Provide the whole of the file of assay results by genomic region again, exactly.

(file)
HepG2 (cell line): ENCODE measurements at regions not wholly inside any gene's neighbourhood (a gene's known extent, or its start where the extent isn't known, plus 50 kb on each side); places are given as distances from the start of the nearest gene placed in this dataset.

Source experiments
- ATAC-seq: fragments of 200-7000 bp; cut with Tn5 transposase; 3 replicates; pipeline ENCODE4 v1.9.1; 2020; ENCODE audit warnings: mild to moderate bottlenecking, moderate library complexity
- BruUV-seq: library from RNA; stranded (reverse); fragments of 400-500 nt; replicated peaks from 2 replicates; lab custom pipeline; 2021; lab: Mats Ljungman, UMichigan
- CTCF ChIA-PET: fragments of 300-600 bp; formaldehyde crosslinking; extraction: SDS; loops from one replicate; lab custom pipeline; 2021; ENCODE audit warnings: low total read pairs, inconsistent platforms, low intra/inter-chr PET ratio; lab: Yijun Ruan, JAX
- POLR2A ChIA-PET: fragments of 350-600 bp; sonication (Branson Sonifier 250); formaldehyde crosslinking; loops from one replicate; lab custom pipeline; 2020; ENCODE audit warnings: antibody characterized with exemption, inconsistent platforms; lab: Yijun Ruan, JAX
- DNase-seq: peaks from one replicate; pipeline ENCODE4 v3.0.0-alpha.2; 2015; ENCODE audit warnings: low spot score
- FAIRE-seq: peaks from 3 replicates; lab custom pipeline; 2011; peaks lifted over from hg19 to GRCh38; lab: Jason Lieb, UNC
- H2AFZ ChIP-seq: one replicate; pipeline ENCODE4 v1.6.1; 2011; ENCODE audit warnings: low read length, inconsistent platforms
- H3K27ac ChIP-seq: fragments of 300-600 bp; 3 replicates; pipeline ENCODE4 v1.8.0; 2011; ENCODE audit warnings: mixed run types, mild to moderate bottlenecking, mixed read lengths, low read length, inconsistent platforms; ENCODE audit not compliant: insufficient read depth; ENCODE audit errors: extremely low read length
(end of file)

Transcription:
HepG2 (cell line): ENCODE measurements at regions not wholly inside any gene's neighbourhood (a gene's known extent, or its start where the extent isn't known, plus 50 kb on each side); places are given as distances from the start of the nearest gene placed in this dataset.

Source experiments
- ATAC-seq: fragments of 200-7000 bp; cut with Tn5 transposase; 3 replicates; pipeline ENCODE4 v1.9.1; 2020; ENCODE audit warnings: mild to moderate bottlenecking, moderate library complexity
- BruUV-seq: library from RNA; stranded (reverse); fragments of 400-500 nt; replicated peaks from 2 replicates; lab custom pipeline; 2021; lab: Mats Ljungman, UMichigan
- CTCF ChIA-PET: fragments of 300-600 bp; formaldehyde crosslinking; extraction: SDS; loops from one replicate; lab custom pipeline; 2021; ENCODE audit warnings: low total read pairs, inconsistent platforms, low intra/inter-chr PET ratio; lab: Yijun Ruan, JAX
- POLR2A ChIA-PET: fragments of 350-600 bp; sonication (Branson Sonifier 250); formaldehyde crosslinking; loops from one replicate; lab custom pipeline; 2020; ENCODE audit warnings: antibody characterized with exemption, inconsistent platforms; lab: Yijun Ruan, JAX
- DNase-seq: peaks from one replicate; pipeline ENCODE4 v3.0.0-alpha.2; 2015; ENCODE audit warnings: low spot score
- FAIRE-seq: peaks from 3 replicates; lab custom pipeline; 2011; peaks lifted over from hg19 to GRCh38; lab: Jason Lieb, UNC
- H2AFZ ChIP-seq: one replicate; pipeline ENCODE4 v1.6.1; 2011; ENCODE audit warnings: low read length, inconsistent platforms
- H3K27ac ChIP-seq: fragments of 300-600 bp; 3 replicates; pipeline ENCODE4 v1.8.0; 2011; ENCODE audit warnings: mixed run types, mild to moderate bottlenecking, mixed read lengths, low read length, inconsistent platforms; ENCODE audit not compliant: insufficient read depth; ENCODE audit errors: extremely low read length